he fell down the stairs, but my findings were more consistent with some sort of blunt force trauma." He took off his glasses and sighed. "The bruises on Theo's arms and back, on his neck
, they... I'm not at liberty to discuss this any further, but Mr. Connolly was taken into custody early this afternoon."
I felt a rush of relief and I fell against the wall, sighing ohthankgod
I returned to my senses, and the doctor was saying: "...technically over, but you're welcome to stay as long as you'd like. I hope to release him in an hour or so."
I nodded and apologized for losing my temper. The doctor just smiled wryly and patted me on the back.
I sat down in the chair next to Theo's bed. I put my hand in his hair, and his eyes fluttered open. "Tyler?"
"Hey," I said, trying to sound strong as my eyes welled up. "How you feeling?"
"Better," he murmured. "But this thing itches. How did you get here?"
"I called for you, and your aunt Janie told me what happened."
He looked confused. "Aunt Janie?" he said slowly. "What's she doing there?"
"It's... look, don't worry about it right now. You're safe, okay? I'm here now."
He looked down at his cast. "When can I go home?"
"I think the doctor wants to keep you here for another hour or so. I'll take you with me as soon as he releases you. Where's your mom?"
"She went home, I guess" he said, "She hasta work a double tomorrow."
I couldn't believe it, but I was too tired to get angry. I just sat there watching over Theo as he drifted back to sleep. When the doctor came back in to examine him, he didn't even wake up. The doctor said he could go home, so I woke him up.
"Is it time to go?"
"Good," he said. "I don't like it here. It gives me the creeps."
I smiled. I helped him off the bed and into his coat and shoes. His movements were a bit uncoordinated—I imagined he was still woozy from the sedative.
In the car, he explored the cast on his wrist. It was white plaster with black gauze around it. He rapped his knuckles on it: "Man, this thing is really hard."
"It has to be," I said, "to keep the bones in the right places so they can heal right."
I yawned as I pulled into the garage. Before we were even out of the car Theo said: "Can I sleep over tonight?"
"Yeah," I said, "yes of course you can. C'mon, let's go—you must be tired."
He nodded: "Exhausted."
We went slowly up to my apartment. Without any questions or hesitation, he stripped down to his underwear and then crawled into the bed, cuddling up next to me—on my left side, so he wouldn't lay on his cast.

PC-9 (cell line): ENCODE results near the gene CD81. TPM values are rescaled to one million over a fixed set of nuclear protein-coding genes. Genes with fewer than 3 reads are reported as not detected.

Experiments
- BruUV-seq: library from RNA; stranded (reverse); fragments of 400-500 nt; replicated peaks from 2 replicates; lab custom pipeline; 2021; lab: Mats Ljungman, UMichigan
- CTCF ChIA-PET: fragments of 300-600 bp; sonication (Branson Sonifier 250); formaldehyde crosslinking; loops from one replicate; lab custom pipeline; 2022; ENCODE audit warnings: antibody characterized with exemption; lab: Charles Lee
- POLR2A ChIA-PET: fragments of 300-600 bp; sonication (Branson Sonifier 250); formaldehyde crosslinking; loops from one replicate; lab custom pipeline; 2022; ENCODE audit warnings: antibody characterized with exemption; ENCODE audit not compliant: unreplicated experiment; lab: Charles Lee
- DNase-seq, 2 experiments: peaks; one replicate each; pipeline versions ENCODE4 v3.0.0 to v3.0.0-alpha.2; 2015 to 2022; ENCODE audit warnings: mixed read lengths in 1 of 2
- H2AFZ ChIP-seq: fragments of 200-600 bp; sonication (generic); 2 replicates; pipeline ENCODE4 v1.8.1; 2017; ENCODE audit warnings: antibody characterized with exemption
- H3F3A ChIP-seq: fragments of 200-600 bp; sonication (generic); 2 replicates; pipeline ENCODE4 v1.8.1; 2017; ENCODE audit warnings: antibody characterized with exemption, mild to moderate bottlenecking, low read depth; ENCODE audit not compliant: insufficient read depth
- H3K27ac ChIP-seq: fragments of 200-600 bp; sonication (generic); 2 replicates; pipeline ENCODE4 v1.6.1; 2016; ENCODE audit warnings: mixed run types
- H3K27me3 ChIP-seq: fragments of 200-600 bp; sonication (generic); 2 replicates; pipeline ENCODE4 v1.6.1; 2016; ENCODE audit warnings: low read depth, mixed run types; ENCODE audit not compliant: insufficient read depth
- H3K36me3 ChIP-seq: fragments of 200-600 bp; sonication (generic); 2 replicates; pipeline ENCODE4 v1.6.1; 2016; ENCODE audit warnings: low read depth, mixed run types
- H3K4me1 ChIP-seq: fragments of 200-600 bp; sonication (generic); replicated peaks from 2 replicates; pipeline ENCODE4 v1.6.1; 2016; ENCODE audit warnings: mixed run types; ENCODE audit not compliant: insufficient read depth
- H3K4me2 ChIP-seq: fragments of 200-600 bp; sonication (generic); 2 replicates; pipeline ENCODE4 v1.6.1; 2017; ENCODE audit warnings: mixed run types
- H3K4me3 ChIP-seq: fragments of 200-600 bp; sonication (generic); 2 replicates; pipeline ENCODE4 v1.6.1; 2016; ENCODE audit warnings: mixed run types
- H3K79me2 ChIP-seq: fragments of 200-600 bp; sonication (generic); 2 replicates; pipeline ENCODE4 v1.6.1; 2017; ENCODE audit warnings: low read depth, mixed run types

Theo was asleep immediately. As I held his warm little body and allowed myself to be filled by his beautiful scent, it occurred to me as if for the first time how much I loved him—so very much—maybe it was even more deeply than I loved Eli, because unlike Eli, Theo couldn't take care of himself—I was responsible for caring for him, for protecting him, and I was certain that I would die for him.
But I also felt horrible. I had failed him—I wasn't there when he needed me most, and in that time Jake put him in the hospital. But at least he was in jail now—and I could only pray that he would stay there for a long time. I tenderly kissed the sleeping boy on the forehead—his skin was so unbelievably smooth—I slowly brushed my lips back and forth across his satiny skin, thinking how beautifully exquisite it felt. I kissed him again and again, and he shifted and mumbled in his sleep. I hugged him tight and I felt a small erection poking into my thigh.
I started to cry—I was filled with such strong emotion that I couldn't contain it. I just held him tight and kissed his hair and his forehead and whispered through my tears—I love you, Theo, I love you so much, I swear I'll never let go of you, ever, I love you
+ + +
I woke up to feel Theo extracting himself from my arms as carefully as he could. He looked up at me: "Sorry, I didn't wanna wake you up."
"It's okay," I said, and yawned. "It's probably time to get up anyway."
"Can I use your shower? I feel kinda grimy."
I dressed and went to the kitchen to make some breakfast. I poured batter into the waffle press and made myself a cup of coffee.
I turned around: Theo was standing there, wearing only his cast, soaking wet and dripping all over the floor.
"I can't find the towels."
I gawked at his perfect nude form—I thought, with no small amount of guilt, that I wanted to dry him off with my tongue. "They're, uh... There's some spares in the linen closet."
"Okay. Sorry." He carefully stepped back to the bathroom, and he called: "Do I smell waffles?"
"Sure do," I called back. "They're warm and fresh." Like you, I thought. I set two plates at the table and waited for Theo to come back—he sat, freshly scrubbed, his lightly tanned skin glowing in his white tank top undershirt and black shorts, legs and feet and shoulders and underarms exposed. He smothered his waffles with syrup and inhaled both before I even finished my first.
I got him a fresh batch and I just sat back and watched him eat, gazing at the hideous bruises marring his otherwise flawless skin.
"Hey, can I use your phone?"
"Sure." I handed him my cell.
He dialed and held it to his ear. He waited a while, then: "Hi, can I talk to Nicole? Nicole Connolly. Yeah this is her son. Okay, I'll hold."
He waited a while longer, and then I heard yelling on the other end of the line. "I'm fine, God, relax, I'm at Tyler's house."
The yelling continued. "No," he said, "yeah, no, I'm fine. He took me home and I spent... God—y'know what Mom, stop acting like you're so fucking worried about me, okay?"
I was shocked that he would speak that way to her. He even looked shocked at himself—he set his fork down and wiped his eyes. His voice wavered: "I mean God, you just sit at home pretending like nothing is wrong. Y'know what? I was in the hospital